The first thirty-six hours survived, an infected person will probably recover. But surviving cholera in the presence of widespread damage and disruption may primarily be a case of not contracting it in the first place.
Of next importance is recognising it in time for action to be effective. Medicines may be of little if any direct use in actually saving life. Cholera kills through dehydration, by passing liquids out of the body, which is about 60% water. Treatment involves replacing the fluids almost as quickly as they are being lost. What life may really depend on is the drinking of water - not cups of it, but pints, or gallons, which itself will be a problem unless plentiful supplies of pure water can be made available.
From the onset of symptoms absolute rest is essential and, apart from pure water, only barley water should be taken.
Medicines may not act quickly enough to save many lives in cholera. But for their longer-term action against the causative bacteria any of the following drugs should be given if available.
Sulphaguanidine orally for three days in doses of 3 grams up to four times a day; followed by a further four days in which 3 grams are taken twice a day, as treatment for mild cases. In more severe cases 5 grams twice a day may be the continuing dose.
Chlortetracycline or oxytetracycline orally by up to 3 grams daily in divided doses.
For the diarrhoea kaolin may be taken, and up to 4 mls. of geum three times a day. The latter is prepared by infusion or decoction of the dried root of avens/colewort/geum urbanum L., common in woods and hedgerows throughout Britain except in northern Scotland. Up to two feet tall, its stem is thin, hollow, and reddish brown up one side. Its leaves are finely hairy, dark green on top, lighter underneath. It flowers in yellow from June to November. The roots, yellow-brown outside and purplish within, should be collected in Spring, dried and powdered.
In case of difficulty in urination, 4 mls. of milfoil should be taken three times a day. Milfoil/achillea millefolium/devil's nettle/yarrow grows up to eighteen inches tall, is furry and is common in pastures, gardens and by roadsides in Britain. Between June and September it flowers in white, pink and lilac. Its upper parts, which should be gathered while flowering, are dried and prepared by infusion.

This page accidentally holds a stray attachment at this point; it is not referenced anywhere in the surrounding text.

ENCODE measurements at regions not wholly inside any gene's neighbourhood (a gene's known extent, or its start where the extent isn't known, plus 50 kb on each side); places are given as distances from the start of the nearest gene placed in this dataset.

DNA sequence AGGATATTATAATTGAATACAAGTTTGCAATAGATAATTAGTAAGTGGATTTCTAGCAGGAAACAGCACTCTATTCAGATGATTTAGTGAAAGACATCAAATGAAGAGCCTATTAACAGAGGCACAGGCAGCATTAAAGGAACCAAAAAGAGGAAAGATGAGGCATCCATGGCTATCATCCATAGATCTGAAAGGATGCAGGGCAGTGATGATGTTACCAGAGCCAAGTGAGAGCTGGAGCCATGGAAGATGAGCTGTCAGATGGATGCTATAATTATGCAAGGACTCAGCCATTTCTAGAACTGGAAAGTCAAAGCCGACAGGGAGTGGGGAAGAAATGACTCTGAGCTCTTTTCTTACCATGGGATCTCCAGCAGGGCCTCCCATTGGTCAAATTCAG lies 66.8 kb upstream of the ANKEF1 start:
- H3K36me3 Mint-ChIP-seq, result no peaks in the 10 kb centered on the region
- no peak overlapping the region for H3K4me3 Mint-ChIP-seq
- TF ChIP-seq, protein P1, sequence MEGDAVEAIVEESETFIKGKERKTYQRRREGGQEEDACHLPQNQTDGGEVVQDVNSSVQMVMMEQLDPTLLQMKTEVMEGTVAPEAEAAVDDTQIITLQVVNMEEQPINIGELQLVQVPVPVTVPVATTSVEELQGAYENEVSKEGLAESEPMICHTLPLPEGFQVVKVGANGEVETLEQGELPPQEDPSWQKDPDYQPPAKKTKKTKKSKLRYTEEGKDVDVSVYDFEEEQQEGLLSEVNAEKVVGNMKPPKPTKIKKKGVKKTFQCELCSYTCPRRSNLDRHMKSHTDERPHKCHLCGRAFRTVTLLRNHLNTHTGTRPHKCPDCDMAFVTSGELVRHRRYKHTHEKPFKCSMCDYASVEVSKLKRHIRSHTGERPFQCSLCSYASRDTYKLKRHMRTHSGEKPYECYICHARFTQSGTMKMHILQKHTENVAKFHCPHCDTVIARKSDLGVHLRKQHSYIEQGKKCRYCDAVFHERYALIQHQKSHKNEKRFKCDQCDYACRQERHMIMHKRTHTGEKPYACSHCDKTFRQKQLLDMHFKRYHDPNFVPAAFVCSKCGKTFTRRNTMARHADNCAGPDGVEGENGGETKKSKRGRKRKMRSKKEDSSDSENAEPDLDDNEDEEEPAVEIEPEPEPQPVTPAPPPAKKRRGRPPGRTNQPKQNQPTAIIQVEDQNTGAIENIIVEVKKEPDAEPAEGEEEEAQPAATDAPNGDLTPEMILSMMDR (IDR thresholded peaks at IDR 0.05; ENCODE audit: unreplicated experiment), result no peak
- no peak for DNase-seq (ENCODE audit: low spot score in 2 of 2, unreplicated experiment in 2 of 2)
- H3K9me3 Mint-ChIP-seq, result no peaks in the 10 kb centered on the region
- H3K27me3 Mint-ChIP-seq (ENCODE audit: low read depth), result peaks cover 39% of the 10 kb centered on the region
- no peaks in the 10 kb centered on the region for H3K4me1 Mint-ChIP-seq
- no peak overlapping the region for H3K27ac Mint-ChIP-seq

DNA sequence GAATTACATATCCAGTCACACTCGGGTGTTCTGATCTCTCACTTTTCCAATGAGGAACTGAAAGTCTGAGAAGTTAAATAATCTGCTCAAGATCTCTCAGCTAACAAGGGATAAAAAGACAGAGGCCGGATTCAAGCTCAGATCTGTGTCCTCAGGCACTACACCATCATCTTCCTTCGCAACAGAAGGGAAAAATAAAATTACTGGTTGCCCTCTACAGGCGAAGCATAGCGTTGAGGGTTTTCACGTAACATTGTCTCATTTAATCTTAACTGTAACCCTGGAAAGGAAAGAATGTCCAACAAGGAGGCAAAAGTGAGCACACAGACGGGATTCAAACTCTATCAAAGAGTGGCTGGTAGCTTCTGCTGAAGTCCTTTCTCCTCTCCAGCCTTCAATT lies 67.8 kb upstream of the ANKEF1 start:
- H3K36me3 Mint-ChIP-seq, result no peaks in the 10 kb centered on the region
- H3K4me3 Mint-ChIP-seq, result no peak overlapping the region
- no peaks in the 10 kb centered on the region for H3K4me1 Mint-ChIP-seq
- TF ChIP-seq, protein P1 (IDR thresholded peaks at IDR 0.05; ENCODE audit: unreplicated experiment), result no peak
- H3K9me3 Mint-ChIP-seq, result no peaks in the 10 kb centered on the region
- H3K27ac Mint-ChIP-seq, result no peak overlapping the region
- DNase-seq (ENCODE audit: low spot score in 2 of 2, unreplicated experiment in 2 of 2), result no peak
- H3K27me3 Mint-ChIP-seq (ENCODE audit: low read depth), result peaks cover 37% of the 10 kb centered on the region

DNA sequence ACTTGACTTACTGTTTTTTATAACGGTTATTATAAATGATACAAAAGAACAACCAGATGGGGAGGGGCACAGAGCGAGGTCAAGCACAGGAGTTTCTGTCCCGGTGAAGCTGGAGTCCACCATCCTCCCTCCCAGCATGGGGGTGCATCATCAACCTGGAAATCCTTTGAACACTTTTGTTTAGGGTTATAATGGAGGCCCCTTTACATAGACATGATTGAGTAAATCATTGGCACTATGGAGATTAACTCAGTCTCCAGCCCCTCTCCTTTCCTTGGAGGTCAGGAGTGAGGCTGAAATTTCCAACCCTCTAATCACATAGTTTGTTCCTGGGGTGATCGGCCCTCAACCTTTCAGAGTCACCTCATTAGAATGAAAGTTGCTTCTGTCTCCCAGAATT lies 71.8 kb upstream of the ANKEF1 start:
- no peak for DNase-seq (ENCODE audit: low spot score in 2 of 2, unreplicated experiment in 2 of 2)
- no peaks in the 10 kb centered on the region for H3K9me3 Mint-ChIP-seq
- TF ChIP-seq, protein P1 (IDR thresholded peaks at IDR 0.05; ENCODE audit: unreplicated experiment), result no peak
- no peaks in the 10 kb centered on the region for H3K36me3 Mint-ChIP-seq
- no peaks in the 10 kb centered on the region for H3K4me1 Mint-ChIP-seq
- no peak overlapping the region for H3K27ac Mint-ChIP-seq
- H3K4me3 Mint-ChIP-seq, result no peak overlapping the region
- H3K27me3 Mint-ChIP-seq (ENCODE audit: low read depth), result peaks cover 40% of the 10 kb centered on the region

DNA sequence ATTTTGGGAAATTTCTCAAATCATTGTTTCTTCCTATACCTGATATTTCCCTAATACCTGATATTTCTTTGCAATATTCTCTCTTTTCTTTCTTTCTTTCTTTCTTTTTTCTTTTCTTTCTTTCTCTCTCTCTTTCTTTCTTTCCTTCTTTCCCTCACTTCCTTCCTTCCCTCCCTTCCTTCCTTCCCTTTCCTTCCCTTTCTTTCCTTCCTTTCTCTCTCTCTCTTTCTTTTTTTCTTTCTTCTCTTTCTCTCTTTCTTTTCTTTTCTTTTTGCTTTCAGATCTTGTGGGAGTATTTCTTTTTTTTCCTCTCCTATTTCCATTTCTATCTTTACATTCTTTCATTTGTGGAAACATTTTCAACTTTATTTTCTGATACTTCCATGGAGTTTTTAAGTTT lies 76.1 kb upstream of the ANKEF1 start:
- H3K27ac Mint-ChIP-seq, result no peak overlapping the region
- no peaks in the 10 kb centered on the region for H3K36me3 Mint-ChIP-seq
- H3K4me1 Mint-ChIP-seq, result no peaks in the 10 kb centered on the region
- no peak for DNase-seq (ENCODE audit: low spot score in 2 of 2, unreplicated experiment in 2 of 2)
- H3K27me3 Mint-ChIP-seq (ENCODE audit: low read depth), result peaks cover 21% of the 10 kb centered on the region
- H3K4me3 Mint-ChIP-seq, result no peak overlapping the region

The poxvirus variolae can be directly transmitted by being swallowed or inhaled. It can also be spread indirectly, upon clothing or other articles passing from an infected person through third or more parties. It is thought that a dry atmosphere favours its spread. Insanitary or crowded conditions certainly do so.
The vaccine (Vaccinium Variolae fluidum dermicum), given in an 0.02ml. dose pressed or scratched into the skin, is mass-produced, readily available and very effective. To afford real protection though, vaccination needs to be renewed every three years.
Methisazone also gives protection. The dose is 3 grams orally, morning and evening. The dose for children is a half or quarter of this, according to age.
During an outbreak of smallpox all crowded places should be avoided, especially those which are poorly ventilated. A thick filter should be worn across nose and mouth.
All bedding and clothing which has been used by an infected person should be burnt.
Extreme hygiene should be practised in enclosed places, especially around cooking and eating areas.
The incubation period is about twelve days.
Days 1 and 2: Chill, a rapid pulse and fever with temperatures which may rise above 104°F./40°C. Stiffness and pain, particularly in the back. A redness round the lower stomach and inside the thighs. Headache, vomiting and constipation. More rarely, these symptoms follow or accompany convulsions.
Day 3: The fever drops. The forehead, especially round the roots of the hair, becomes red. Beneath this rash 'pimples' may be felt.
Days 4 and 5: The 'pimples' have now spread, grown to pea size, and are filled with clear liquid.
Days 8 and 9: The skin eruption has spread, including to the mouth and throat, and its clear liquid contents have turned to yellow pus. The tips of the pustules are now convex. The fever returns, and brings raving or coma.
Days 11 and 12: The fever drops again, and the pustules begin to dry up.
Complete rest in an airy, darkened room. Soup and milk diet.